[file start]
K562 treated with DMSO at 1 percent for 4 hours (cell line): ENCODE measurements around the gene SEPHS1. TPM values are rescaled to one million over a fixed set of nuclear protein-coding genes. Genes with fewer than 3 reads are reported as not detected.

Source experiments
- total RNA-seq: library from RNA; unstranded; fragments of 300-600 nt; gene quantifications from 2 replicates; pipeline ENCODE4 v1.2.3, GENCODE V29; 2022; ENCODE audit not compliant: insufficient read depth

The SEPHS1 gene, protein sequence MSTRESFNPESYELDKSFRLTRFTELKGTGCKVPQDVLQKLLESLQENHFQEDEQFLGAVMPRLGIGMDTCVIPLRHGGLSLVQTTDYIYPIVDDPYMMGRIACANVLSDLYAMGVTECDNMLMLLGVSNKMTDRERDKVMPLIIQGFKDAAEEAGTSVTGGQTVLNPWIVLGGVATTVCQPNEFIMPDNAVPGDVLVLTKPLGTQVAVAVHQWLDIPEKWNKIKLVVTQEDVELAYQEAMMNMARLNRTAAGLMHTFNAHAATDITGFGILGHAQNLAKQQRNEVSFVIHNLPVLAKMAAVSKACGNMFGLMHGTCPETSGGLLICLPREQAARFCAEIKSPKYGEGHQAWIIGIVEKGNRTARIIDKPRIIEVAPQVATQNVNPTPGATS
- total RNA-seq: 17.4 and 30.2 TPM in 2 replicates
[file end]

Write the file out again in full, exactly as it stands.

K562 treated with DMSO at 1 percent for 4 hours (cell line): ENCODE measurements around the gene SEPHS1. TPM values are rescaled to one million over a fixed set of nuclear protein-coding genes. Genes with fewer than 3 reads are reported as not detected.

Source experiments
- total RNA-seq: library from RNA; unstranded; fragments of 300-600 nt; gene quantifications from 2 replicates; pipeline ENCODE4 v1.2.3, GENCODE V29; 2022; ENCODE audit not compliant: insufficient read depth

The SEPHS1 gene, protein sequence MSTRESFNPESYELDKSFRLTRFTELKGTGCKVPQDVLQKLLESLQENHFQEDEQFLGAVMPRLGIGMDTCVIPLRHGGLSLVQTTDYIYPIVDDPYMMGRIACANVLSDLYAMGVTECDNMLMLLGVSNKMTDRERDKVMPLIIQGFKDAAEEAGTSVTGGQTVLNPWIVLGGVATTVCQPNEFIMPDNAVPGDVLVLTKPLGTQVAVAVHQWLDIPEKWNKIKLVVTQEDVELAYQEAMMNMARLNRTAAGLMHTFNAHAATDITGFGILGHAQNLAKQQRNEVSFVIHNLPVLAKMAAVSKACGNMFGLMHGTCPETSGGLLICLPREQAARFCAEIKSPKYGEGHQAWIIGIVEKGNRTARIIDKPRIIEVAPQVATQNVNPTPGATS
- total RNA-seq: 17.4 and 30.2 TPM in 2 replicates